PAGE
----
The Auburn Police Department and one of its police officers are defendants in a lawsuit that was filed Monday in federal court in Seattle over the alleged killing of an already-subdued man “execution style” in broad daylight in 2017.
The lawsuit, filed by the estate of Isaiah Obet, names the city of Auburn and Officer Jeff Nelson as defendants.
According to the suit, Isaiah Obet, a 25-year-old Pacific Islander, was behaving erratically as the result of an apparent mental disturbance when Nelson released his trained K-9 attack dog, which latched onto Obet’s arm with its jaws.
Although Obet presented no threat to Officer Nelson or anyone else, according to the lawsuit, Nelson shot him in the torso with his .45-caliber service revolver instead of subduing him with a taser with which he was armed and equipped to use. According to the lawsuit, Obet fell to the ground where the dog continued to maul him, and witnesses said he made no attempt to stand up or flee.
According to the suit, Officer Nelson then pointed his gun at Obet’s head, stood over him and shot him dead.
According to the suit, another man whom Officer Nelson shot and killed was Jesse Sarey, also a Pacific Islander, in 2019. Nelson is white. As with Obet, Nelson allegedly shot Sarey once, then killed him with a second shot.
According to the suit, in Nelson’s first fatal shooting, in 2011, he shot and killed an Auburn resident, Brian Scaman, during a traffic stop. Like Isaiah Obet, according to the lawsuit, Nelson shot Scaman in the head.
According to the suit, Nelson has had 65 excessive force complaints lodged against him. On a force with 57 patrol officers and at least 115 officers total, he has committed three of the force’s five officer-involved shootings since 2011.
Odet is survived by his siblings and parents in the Pacific Northwest and in the Pacific Islands.
Isaiah Obet’s estate is represented by David B. Owens and Mariah Garcia of the civil rights law firm Loevy & Loevy Attorneys at Law.
In response to a request for comment, Police Cmdr. Mike Hirman said Wednesday morning that the APD would not comment on open litigation.
After the publication of this article, however, the APD did respond, Thursday afternoon, on its Facebook page, and that response, which refutes the charges, is given below verbatim.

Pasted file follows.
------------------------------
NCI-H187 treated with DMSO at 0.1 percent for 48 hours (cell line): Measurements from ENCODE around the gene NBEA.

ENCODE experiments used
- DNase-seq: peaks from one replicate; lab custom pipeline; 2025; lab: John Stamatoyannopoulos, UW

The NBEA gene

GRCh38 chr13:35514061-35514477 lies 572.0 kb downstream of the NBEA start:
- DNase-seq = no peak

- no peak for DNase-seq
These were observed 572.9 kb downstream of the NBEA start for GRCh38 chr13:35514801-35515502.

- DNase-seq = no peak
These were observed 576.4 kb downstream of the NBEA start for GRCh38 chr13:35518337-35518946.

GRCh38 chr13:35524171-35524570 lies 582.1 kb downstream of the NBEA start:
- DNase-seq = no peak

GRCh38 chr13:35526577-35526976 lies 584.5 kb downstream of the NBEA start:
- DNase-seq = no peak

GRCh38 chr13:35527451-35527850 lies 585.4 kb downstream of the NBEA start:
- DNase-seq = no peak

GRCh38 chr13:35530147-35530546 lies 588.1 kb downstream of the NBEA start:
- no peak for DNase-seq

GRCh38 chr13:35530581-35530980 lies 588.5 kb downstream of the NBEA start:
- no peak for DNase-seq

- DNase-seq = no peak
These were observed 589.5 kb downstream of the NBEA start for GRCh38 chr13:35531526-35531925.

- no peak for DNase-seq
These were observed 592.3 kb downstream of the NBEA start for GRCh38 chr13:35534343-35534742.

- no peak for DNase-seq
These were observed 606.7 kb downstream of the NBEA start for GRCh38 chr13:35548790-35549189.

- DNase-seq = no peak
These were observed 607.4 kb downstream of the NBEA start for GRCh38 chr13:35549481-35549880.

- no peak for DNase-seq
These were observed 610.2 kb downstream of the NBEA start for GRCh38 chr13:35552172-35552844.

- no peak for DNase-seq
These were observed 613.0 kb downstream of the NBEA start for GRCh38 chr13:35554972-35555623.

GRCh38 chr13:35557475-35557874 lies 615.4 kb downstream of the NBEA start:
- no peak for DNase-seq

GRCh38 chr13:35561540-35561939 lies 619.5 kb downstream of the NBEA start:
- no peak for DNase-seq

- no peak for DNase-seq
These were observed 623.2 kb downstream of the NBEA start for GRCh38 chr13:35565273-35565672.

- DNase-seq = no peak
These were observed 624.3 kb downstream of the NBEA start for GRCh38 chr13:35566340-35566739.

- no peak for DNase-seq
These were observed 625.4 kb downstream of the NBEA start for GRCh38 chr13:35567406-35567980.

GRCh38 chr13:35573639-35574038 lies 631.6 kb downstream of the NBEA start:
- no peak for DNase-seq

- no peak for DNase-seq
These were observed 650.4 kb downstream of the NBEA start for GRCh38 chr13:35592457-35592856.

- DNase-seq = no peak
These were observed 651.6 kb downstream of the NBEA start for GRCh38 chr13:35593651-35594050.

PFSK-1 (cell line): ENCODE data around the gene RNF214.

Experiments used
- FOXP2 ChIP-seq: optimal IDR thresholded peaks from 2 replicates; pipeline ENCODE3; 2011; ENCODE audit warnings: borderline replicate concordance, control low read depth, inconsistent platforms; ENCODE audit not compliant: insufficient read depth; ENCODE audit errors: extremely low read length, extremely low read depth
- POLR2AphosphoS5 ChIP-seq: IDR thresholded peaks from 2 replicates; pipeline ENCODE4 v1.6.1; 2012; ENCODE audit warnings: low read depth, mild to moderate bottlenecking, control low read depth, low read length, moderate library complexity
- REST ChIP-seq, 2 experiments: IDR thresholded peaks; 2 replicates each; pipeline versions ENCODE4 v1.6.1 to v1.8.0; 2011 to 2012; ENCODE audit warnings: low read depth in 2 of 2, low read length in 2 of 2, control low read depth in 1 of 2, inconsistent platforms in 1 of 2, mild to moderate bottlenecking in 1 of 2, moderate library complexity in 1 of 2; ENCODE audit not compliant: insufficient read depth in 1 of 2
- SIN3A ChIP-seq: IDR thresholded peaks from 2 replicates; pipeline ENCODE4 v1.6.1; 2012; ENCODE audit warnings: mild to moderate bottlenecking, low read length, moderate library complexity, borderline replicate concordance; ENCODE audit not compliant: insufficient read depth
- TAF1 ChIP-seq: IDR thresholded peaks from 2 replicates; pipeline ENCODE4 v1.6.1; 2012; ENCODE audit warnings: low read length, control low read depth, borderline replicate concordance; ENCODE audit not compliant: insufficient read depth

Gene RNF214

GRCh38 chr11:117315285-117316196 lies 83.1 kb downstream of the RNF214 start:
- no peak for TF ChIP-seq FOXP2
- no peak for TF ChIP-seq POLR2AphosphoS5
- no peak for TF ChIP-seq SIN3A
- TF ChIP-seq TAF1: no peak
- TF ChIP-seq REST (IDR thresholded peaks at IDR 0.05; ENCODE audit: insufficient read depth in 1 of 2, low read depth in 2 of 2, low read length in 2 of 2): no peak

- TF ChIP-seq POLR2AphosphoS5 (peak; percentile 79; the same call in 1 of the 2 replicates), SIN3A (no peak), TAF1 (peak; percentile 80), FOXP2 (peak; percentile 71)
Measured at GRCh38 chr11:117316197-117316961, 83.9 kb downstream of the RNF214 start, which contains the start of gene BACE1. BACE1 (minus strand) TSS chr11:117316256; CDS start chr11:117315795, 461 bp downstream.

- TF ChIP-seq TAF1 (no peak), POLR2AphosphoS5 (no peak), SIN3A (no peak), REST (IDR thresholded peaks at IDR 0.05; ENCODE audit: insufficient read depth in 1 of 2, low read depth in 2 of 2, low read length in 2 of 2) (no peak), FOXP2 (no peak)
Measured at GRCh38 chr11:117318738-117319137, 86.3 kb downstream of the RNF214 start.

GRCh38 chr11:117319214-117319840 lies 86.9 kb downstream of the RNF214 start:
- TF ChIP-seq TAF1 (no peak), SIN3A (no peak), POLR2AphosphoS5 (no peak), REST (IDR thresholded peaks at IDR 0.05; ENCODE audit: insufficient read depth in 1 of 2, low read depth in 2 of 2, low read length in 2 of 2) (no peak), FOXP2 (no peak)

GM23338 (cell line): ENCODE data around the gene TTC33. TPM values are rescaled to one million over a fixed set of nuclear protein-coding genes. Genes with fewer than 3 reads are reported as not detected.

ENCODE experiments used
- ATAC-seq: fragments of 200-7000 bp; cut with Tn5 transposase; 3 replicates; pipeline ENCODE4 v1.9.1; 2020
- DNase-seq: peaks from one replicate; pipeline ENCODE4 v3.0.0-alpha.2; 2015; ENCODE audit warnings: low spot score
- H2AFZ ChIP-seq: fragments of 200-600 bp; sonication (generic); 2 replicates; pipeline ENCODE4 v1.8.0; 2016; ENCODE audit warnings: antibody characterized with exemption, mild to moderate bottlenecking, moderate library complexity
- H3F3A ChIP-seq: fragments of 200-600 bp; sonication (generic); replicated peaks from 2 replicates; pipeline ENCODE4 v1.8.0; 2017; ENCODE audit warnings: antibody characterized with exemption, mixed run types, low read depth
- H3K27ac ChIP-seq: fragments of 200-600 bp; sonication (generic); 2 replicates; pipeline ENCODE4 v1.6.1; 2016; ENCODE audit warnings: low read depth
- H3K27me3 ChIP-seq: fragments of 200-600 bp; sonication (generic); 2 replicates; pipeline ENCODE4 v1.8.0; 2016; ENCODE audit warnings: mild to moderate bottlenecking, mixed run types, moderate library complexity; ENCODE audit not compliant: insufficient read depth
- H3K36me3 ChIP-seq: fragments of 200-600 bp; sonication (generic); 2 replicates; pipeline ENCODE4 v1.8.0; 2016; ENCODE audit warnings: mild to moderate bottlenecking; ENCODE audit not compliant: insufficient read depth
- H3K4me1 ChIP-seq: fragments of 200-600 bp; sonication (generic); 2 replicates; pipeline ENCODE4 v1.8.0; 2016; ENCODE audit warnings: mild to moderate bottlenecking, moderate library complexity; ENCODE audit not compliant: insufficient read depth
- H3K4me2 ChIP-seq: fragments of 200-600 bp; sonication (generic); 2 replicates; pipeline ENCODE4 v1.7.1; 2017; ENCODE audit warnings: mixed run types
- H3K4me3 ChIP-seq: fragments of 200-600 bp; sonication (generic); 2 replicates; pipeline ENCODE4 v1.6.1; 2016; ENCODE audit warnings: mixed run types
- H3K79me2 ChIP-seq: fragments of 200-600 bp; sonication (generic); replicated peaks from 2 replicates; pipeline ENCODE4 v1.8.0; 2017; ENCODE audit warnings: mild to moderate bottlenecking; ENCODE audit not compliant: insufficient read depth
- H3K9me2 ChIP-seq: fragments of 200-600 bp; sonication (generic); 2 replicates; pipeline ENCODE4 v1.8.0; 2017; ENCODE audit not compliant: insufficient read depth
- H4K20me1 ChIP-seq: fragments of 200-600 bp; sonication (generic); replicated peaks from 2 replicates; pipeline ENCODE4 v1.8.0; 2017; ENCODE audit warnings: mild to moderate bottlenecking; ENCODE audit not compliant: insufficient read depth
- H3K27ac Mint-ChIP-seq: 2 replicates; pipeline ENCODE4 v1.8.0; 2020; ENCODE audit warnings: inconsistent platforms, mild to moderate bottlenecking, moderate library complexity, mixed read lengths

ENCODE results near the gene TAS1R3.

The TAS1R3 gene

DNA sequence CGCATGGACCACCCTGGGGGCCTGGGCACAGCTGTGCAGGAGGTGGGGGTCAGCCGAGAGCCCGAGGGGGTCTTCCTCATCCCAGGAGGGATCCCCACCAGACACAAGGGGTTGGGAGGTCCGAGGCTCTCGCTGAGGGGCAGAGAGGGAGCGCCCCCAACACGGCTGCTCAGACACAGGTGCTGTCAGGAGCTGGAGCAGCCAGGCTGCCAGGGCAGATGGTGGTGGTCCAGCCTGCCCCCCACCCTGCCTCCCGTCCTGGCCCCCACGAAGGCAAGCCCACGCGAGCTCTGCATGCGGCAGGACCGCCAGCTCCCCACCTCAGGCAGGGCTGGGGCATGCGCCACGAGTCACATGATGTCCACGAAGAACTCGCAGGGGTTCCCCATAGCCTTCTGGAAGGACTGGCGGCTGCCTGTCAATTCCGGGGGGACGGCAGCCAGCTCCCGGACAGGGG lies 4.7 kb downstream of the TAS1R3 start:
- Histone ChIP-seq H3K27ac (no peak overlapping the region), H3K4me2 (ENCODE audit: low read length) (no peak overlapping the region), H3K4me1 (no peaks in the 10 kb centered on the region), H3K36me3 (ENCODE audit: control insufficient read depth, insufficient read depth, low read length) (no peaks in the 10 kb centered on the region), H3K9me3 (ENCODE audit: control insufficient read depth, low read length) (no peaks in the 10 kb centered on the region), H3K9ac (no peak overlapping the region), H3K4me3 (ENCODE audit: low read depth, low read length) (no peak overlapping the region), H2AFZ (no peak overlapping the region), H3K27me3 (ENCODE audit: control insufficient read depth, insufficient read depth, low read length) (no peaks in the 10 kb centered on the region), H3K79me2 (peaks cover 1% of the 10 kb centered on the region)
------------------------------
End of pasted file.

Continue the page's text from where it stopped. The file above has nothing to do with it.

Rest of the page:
“The City of Auburn is compelled to respond to numerous false and misleading statements made to the media regarding a suit entitled Obet v. City of Auburn.
“Lawyers from Loevy & Loevy of Chicago made numerous false claims in the lawsuit including that police were initially called for “a report of a man acting strangely.” In fact, Auburn Police were called because Isaiah Obet had committed a home invasion robbery armed with a knife, then attempted to car-jack a vehicle driven by a mother with a child in the back seat. It was these calls that caused Auburn Police to respond.
“The lawsuit also claims that Mr. Obet was ‘exhibiting signs of mental distress.’ Victims of the home invasion robbery told police in the 911 call that Obet appeared high on drugs. A toxicology test conducted by the medical examiner showed that Mr. Obet had remarkably high levels of both amphetamine and methamphetamine in his system.
“When Officer Nelson encountered Mr. Obet, just minutes after his attempted violent attacks, Mr. Obet had stopped another car in the middle of the street. He attempted to open the car door and break the window by stabbing at it with a knife.
“Officer Nelson exited his marked patrol car and released his K9 partner, Koen. While the dog did bite Mr. Obet, the bite did not stop Mr. Obet’s attack. Officer Nelson gave Mr. Obet several commands to stop and drop the knife. Mr. Obet, still armed with the knife, refused Officer Nelson’s commands and instead turned to face Officer Nelson. Officer Nelson fired his weapon once, striking Mr. Obet in the upper chest and shoulder.
“While the shot caused Mr. Obet to fall to the ground, it did not disable him. Mr. Obet, still fighting the K9, started to get up off the ground. Officer Nelson shared in his post-incident statement to the Valley Independent Investigative Team that he was fearful that if Mr. Obet got back on his feet, Mr. Obet could stab him with the knife, or injure or kill the driver. Officer Nelson shot a second time and this stopped Mr. Obet’s attack. The claim of the Loevy & Loevy lawyers that Mr. Obet “posed no threat” is simply not true.
“Auburn Chief of Police Dan O’Neil stated, “No police officer goes out to work, wanting to use force, let alone deadly force. We at Auburn PD wish that Mr. Obet had not decided to conduct a violent crime spree in our community, threatening our community members that we have sworn to protect. But he did. If Officer Nelson had not acted that day to protect the community, there could have been additional victims.
“It was reported by some media outlets that Officer Nelson has 65 excessive force complaints. This is not true. To-date, Officer Nelson has never had an excessive force complaint with the Auburn Police Department.
“Chief O’Neil advised that the use of excessive force is not tolerated by the Auburn Police Department and he expects all officers to treat every person they encounter with respect and dignity.”